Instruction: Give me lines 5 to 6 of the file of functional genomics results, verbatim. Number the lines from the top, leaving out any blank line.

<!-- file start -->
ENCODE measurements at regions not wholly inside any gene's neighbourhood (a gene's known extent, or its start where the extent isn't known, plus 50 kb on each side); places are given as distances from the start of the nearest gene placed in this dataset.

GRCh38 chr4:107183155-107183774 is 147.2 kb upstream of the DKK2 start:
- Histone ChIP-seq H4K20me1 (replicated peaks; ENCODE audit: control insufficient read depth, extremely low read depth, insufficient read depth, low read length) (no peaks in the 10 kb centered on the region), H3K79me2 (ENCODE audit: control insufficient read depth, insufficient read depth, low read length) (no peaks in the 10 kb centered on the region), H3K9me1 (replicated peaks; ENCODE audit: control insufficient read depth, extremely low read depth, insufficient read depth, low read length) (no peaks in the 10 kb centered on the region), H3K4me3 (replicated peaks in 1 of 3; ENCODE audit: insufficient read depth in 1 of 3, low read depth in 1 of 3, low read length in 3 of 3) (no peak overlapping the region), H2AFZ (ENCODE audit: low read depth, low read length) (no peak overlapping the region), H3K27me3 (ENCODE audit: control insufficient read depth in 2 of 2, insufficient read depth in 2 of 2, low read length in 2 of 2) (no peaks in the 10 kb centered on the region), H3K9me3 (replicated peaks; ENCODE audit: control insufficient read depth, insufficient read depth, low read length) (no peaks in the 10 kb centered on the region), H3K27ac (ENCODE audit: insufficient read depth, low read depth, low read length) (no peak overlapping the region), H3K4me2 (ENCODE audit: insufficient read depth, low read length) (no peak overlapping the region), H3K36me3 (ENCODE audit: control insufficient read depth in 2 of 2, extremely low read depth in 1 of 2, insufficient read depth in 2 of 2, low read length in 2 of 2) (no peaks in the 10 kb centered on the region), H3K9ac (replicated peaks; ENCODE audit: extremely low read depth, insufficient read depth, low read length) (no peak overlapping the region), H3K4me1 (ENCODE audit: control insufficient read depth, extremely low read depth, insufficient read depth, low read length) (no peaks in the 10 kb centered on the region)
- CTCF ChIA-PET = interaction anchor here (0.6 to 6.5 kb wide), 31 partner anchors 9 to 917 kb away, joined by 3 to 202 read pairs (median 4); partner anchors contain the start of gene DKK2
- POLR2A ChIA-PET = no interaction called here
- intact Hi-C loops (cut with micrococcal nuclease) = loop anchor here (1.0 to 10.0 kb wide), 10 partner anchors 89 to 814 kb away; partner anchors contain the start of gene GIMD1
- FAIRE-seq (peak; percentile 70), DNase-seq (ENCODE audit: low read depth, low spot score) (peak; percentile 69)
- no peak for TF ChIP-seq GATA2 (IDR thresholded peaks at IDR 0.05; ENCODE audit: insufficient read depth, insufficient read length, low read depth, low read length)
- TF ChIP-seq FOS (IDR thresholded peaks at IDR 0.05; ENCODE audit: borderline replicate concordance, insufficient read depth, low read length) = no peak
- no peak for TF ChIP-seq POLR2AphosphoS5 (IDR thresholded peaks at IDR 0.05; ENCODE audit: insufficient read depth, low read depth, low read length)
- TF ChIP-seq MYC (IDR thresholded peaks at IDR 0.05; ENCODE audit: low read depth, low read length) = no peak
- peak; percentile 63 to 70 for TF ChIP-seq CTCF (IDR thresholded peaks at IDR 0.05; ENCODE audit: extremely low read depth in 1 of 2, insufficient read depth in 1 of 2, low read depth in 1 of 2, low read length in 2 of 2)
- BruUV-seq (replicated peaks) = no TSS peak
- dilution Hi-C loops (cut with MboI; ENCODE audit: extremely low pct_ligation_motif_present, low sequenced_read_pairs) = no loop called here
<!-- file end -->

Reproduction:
- POLR2A ChIA-PET = no interaction called here
- intact Hi-C loops (cut with micrococcal nuclease) = loop anchor here (1.0 to 10.0 kb wide), 10 partner anchors 89 to 814 kb away; partner anchors contain the start of gene GIMD1